'It has been the greatest honor of my life to serve the people of New York for the past 10 years,' DeRosa said in a statement. 'New Yorkers' resilience, strength and optimism through the most difficult times has inspired me every day. 

'Personally, the past two years have been emotionally and mentally trying. I am forever grateful for the opportunity to have worked with such talented and committed colleagues.'  

Tellingly, DeRosa's statement did not make a single reference to Cuomo, to whom she is said to have been extremely close. 

Brittany Commisso, left, is seen answering questions during an interview with CBS correspondent Jericka Duncan on CBS This Morning on Monday morning

Brittany Commisso, left, is seen answering questions during an interview with CBS correspondent Jericka Duncan on CBS This Morning on Monday morning

On Monday, accuser Brittany Commisso appeared on CBS This Morning to talk about how he 'groped' her when she worked for him

On Monday, accuser Brittany Commisso appeared on CBS This Morning to talk about how he 'groped' her when she worked for him 

Cuomo - who for months said the public would be 'shocked' once he shared his side of the story - has not spoken publicly since the release of a 168-page report written by two independent attorneys who were selected by the state attorney general to investigate.

A female executive assistant who accused Cuomo of groping her said that what the governor did to her was a crime. She was the first woman to file a criminal complaint against Cuomo.

In her first public interview in which she identified herself, Brittany Commisso told CBS This Morning that the governor 'needs to be held accountable.'

Commisso has said Cuomo reached under her shirt and fondled her when they were alone in a room at the Executive Mansion last year and on another occasion rubbed her rear end while they posed for a photo.

'He broke the law,' she said on Monday morning's interview.

In the interview, Commisso also described how Cuomo's advances grew bolder over time and explained that she was afraid to come forward due to his power.

'People don't understand - it's the governor of the state of New York. He is a professional fighter,' she said. 'It hasn't been easy.'

Cuomo has flat-out denied that he ever touched anyone inappropriately, but he acknowledged hugging and kissing aides and other individuals.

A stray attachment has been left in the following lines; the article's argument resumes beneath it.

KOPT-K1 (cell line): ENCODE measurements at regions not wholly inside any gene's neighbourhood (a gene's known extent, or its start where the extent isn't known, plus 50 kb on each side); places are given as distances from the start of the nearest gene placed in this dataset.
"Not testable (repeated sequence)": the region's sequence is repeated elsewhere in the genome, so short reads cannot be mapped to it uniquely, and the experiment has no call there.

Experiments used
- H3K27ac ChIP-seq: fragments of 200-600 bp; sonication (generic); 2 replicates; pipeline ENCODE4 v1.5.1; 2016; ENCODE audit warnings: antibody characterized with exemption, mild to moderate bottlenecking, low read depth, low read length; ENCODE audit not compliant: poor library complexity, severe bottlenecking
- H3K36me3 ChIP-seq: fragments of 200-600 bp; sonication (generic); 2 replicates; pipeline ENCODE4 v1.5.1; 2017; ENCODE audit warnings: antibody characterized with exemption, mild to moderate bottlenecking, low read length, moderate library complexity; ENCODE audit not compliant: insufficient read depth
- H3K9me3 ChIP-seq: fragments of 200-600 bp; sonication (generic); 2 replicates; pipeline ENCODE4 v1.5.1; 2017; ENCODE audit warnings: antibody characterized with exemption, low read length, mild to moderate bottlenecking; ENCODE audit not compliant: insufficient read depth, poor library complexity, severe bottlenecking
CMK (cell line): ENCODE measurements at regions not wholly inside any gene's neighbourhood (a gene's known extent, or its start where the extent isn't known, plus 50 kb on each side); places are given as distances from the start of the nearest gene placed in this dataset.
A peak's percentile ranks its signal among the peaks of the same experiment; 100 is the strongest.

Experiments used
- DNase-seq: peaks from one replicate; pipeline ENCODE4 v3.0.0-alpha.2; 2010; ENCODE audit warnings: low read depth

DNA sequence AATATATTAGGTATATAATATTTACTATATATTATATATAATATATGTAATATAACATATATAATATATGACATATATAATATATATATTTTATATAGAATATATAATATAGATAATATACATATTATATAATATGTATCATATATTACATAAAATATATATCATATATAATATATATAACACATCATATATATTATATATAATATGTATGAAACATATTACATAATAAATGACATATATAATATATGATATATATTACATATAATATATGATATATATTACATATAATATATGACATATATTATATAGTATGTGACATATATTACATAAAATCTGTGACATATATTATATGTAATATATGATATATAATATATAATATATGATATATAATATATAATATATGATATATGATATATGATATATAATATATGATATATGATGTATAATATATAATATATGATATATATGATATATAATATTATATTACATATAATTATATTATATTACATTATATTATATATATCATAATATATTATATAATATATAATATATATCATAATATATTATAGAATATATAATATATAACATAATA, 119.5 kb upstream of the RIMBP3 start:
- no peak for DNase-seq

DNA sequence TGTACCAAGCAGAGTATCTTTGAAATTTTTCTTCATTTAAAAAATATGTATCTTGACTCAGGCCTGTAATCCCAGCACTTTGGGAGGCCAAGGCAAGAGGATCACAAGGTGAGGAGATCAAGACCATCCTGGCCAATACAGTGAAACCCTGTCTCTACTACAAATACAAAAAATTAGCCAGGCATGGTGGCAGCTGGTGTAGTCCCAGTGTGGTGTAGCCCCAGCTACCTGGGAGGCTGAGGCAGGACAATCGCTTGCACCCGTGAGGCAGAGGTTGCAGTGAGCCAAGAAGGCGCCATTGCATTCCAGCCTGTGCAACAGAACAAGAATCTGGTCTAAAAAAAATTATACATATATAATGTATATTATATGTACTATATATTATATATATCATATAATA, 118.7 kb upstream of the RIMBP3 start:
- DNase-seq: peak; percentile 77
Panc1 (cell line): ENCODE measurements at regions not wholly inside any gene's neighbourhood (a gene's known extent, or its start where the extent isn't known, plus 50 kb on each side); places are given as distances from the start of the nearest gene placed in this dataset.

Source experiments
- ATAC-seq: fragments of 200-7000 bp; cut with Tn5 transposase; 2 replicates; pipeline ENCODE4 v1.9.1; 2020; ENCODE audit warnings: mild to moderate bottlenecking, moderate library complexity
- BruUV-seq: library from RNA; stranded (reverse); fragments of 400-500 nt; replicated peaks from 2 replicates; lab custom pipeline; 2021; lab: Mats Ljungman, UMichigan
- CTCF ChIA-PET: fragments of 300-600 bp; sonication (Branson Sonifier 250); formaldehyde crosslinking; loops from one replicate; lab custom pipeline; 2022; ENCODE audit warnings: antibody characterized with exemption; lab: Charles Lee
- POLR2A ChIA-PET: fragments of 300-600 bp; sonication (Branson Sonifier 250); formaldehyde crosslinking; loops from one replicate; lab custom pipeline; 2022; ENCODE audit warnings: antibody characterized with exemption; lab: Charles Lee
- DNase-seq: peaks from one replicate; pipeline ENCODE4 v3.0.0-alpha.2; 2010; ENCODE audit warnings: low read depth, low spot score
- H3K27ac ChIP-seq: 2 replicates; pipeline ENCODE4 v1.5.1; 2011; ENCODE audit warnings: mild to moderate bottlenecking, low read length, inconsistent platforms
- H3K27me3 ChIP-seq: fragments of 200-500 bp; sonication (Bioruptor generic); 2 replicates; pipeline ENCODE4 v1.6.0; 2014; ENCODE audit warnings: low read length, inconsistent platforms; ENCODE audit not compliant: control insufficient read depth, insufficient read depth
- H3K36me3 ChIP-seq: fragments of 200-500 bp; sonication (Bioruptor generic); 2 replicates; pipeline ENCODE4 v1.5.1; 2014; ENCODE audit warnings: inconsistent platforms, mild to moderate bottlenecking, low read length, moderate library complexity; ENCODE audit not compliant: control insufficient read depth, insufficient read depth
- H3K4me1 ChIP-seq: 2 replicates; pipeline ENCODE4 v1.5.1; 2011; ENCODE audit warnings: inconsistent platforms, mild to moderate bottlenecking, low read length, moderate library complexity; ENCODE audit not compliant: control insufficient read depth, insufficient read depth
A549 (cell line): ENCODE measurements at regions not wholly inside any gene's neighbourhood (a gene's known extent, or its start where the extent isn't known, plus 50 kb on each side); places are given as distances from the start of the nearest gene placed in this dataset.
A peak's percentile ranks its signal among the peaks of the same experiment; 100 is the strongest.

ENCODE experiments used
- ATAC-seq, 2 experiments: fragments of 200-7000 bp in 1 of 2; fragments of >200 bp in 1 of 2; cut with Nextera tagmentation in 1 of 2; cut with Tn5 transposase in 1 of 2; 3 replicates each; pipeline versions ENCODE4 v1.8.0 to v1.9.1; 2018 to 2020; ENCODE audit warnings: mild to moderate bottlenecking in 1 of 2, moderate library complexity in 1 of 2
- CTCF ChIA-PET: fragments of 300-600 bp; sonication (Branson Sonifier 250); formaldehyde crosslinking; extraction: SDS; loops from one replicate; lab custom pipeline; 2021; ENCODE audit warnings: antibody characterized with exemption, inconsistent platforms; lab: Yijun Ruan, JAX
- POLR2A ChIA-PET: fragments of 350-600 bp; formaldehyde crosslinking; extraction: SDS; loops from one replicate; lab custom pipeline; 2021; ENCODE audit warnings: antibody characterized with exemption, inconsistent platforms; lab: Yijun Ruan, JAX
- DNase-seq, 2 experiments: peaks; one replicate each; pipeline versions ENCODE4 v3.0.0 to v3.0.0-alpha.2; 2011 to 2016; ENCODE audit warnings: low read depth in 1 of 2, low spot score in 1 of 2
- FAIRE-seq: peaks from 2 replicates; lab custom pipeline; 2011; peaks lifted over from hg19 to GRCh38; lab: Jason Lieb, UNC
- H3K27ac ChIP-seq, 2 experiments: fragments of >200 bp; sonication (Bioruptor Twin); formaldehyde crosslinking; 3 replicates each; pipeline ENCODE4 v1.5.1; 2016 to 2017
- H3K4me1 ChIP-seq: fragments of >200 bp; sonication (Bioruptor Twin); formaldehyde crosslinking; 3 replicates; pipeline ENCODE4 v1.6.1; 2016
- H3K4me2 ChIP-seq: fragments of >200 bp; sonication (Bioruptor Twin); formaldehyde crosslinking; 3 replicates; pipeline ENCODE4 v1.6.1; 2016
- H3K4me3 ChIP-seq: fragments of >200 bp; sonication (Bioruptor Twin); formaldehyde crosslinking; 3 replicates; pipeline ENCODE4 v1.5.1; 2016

Assembly Judiciary Committee Chair Charles Lavine, speaks as the Judiciary Committee meets to discuss the next steps in its impeachment investigation of Gov, Andrew Cuomo on Monday

Assembly Judiciary Committee Chair Charles Lavine, speaks as the Judiciary Committee meets to discuss the next steps in its impeachment investigation of Gov, Andrew Cuomo on Monday


The New York State Assembly's Judiciary Committee Charles Lavine said on Monday that the committee would hold two executive sessions to discuss its ongoing impeachment inquiry of Cuomo on August 16 and August 23, followed by at least two public hearings, where experts will be called to testify on sexual assault and harassment and the impeachment process itself.

The Committee will recommend whether to impeach Cuomo after fully reviewing the evidence, he said.

'We anticipate that this process will be concluded very soon ... and when I say very soon I'm speaking about several weeks,' Lavine told reporters.

Lavine defended the process' length, saying that lawmakers 'owe it to the people in the state of New York' to examine the evidence in the attorney general's report before moving to impeach 

Embattled NY Governor Andrew Cuomo is hit by claims from two more women after New York Attorney General branded him a serial sex pest, bringing his total number of accusers to 13 Embattled NY Governor Andrew Cuomo is hit by claims from two more women after New York Attorney General branded him a serial sex pest, bringing his total number of accusers to 13 Reviewed by STATION GOSSIP on 06:04 Rating: 5